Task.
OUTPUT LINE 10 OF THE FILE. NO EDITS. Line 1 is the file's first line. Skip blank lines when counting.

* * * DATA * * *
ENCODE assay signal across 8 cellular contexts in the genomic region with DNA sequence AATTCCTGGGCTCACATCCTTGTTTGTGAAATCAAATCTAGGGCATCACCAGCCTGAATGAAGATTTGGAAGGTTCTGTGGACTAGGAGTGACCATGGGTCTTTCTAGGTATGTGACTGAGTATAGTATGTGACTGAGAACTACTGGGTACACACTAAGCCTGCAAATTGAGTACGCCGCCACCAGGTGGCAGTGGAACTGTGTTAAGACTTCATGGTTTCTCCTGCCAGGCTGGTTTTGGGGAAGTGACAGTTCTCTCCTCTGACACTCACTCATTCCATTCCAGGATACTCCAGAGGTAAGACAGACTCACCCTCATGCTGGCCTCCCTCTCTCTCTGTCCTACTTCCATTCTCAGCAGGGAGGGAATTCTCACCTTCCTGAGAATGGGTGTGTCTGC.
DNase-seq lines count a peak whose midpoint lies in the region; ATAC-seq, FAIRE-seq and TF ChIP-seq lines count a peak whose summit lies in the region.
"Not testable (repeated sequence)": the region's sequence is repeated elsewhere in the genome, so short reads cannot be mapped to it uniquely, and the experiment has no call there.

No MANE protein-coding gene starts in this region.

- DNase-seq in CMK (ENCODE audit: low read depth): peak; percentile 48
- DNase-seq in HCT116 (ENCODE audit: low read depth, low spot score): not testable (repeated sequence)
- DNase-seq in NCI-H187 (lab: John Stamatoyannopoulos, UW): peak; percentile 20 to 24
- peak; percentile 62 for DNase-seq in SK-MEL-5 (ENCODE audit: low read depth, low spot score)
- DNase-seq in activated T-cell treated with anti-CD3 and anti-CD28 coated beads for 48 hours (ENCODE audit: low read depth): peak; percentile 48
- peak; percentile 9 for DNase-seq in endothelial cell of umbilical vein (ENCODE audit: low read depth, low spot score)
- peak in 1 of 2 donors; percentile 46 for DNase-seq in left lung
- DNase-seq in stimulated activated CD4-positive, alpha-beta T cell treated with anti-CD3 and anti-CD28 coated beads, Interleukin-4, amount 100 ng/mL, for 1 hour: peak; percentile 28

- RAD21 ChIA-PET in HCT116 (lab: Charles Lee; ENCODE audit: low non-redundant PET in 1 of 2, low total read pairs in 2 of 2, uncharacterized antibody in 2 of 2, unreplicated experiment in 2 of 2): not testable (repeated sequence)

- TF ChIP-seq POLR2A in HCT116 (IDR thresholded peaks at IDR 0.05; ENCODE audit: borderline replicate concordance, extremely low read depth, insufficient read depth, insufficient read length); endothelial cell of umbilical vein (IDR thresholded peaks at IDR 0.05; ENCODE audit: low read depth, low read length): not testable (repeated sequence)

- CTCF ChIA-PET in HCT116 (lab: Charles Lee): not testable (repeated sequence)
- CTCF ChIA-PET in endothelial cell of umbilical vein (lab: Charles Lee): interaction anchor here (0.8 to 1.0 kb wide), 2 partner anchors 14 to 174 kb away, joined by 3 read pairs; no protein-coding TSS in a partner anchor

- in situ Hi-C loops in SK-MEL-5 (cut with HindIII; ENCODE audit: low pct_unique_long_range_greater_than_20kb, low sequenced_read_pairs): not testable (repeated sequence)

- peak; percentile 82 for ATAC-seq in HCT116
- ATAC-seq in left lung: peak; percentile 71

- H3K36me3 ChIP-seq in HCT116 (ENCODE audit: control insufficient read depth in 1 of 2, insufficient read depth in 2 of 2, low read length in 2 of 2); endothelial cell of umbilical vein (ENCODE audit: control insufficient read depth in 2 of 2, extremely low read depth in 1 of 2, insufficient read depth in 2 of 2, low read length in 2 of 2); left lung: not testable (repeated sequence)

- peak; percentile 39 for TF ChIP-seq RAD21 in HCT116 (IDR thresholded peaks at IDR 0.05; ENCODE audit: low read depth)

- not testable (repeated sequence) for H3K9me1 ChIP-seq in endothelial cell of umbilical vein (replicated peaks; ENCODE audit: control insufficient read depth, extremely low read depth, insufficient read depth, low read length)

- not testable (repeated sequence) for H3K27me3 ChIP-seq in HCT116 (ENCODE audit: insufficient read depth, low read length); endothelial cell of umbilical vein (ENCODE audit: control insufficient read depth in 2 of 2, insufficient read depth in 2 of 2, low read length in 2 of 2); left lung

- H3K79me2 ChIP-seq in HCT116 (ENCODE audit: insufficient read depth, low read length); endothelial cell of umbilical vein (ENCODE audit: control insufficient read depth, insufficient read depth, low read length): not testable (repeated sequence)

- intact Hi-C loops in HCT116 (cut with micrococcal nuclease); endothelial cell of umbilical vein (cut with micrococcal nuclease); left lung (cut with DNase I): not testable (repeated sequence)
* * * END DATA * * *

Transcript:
- peak; percentile 9 for DNase-seq in endothelial cell of umbilical vein (ENCODE audit: low read depth, low spot score)